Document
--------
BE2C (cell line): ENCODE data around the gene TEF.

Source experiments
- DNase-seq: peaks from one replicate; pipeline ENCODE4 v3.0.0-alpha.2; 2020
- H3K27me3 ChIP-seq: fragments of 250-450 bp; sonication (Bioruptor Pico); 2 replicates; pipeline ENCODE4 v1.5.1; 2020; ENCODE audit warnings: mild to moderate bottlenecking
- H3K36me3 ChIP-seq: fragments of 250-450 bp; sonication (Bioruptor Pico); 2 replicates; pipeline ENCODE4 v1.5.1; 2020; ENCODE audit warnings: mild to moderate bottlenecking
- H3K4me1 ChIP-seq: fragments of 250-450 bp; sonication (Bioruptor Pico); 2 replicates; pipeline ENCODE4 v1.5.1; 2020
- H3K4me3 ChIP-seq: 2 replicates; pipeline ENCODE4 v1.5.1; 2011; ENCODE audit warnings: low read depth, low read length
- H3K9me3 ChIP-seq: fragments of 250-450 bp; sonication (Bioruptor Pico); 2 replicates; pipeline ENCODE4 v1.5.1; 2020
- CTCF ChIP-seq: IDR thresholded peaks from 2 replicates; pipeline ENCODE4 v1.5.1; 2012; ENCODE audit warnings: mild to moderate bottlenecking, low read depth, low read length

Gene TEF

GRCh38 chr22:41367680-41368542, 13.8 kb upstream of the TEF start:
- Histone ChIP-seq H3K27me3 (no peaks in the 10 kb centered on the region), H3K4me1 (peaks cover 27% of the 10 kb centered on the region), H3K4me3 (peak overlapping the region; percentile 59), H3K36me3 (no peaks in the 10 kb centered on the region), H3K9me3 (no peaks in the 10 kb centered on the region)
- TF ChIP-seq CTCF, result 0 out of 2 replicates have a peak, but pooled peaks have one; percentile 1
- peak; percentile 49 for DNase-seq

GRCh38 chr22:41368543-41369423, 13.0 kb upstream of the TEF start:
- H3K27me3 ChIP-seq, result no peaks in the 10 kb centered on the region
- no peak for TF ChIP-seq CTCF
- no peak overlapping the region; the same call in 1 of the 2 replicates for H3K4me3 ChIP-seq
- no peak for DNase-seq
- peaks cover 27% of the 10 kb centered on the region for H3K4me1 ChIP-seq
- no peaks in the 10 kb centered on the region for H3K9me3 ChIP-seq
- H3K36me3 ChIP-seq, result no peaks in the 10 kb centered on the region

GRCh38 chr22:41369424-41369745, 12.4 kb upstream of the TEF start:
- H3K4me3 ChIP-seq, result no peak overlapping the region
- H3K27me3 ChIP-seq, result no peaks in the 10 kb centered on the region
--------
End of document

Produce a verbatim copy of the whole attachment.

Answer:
BE2C (cell line): ENCODE data around the gene TEF.

Source experiments
- DNase-seq: peaks from one replicate; pipeline ENCODE4 v3.0.0-alpha.2; 2020
- H3K27me3 ChIP-seq: fragments of 250-450 bp; sonication (Bioruptor Pico); 2 replicates; pipeline ENCODE4 v1.5.1; 2020; ENCODE audit warnings: mild to moderate bottlenecking
- H3K36me3 ChIP-seq: fragments of 250-450 bp; sonication (Bioruptor Pico); 2 replicates; pipeline ENCODE4 v1.5.1; 2020; ENCODE audit warnings: mild to moderate bottlenecking
- H3K4me1 ChIP-seq: fragments of 250-450 bp; sonication (Bioruptor Pico); 2 replicates; pipeline ENCODE4 v1.5.1; 2020
- H3K4me3 ChIP-seq: 2 replicates; pipeline ENCODE4 v1.5.1; 2011; ENCODE audit warnings: low read depth, low read length
- H3K9me3 ChIP-seq: fragments of 250-450 bp; sonication (Bioruptor Pico); 2 replicates; pipeline ENCODE4 v1.5.1; 2020
- CTCF ChIP-seq: IDR thresholded peaks from 2 replicates; pipeline ENCODE4 v1.5.1; 2012; ENCODE audit warnings: mild to moderate bottlenecking, low read depth, low read length

Gene TEF

GRCh38 chr22:41367680-41368542, 13.8 kb upstream of the TEF start:
- Histone ChIP-seq H3K27me3 (no peaks in the 10 kb centered on the region), H3K4me1 (peaks cover 27% of the 10 kb centered on the region), H3K4me3 (peak overlapping the region; percentile 59), H3K36me3 (no peaks in the 10 kb centered on the region), H3K9me3 (no peaks in the 10 kb centered on the region)
- TF ChIP-seq CTCF, result 0 out of 2 replicates have a peak, but pooled peaks have one; percentile 1
- peak; percentile 49 for DNase-seq

GRCh38 chr22:41368543-41369423, 13.0 kb upstream of the TEF start:
- H3K27me3 ChIP-seq, result no peaks in the 10 kb centered on the region
- no peak for TF ChIP-seq CTCF
- no peak overlapping the region; the same call in 1 of the 2 replicates for H3K4me3 ChIP-seq
- no peak for DNase-seq
- peaks cover 27% of the 10 kb centered on the region for H3K4me1 ChIP-seq
- no peaks in the 10 kb centered on the region for H3K9me3 ChIP-seq
- H3K36me3 ChIP-seq, result no peaks in the 10 kb centered on the region

GRCh38 chr22:41369424-41369745, 12.4 kb upstream of the TEF start:
- H3K4me3 ChIP-seq, result no peak overlapping the region
- H3K27me3 ChIP-seq, result no peaks in the 10 kb centered on the region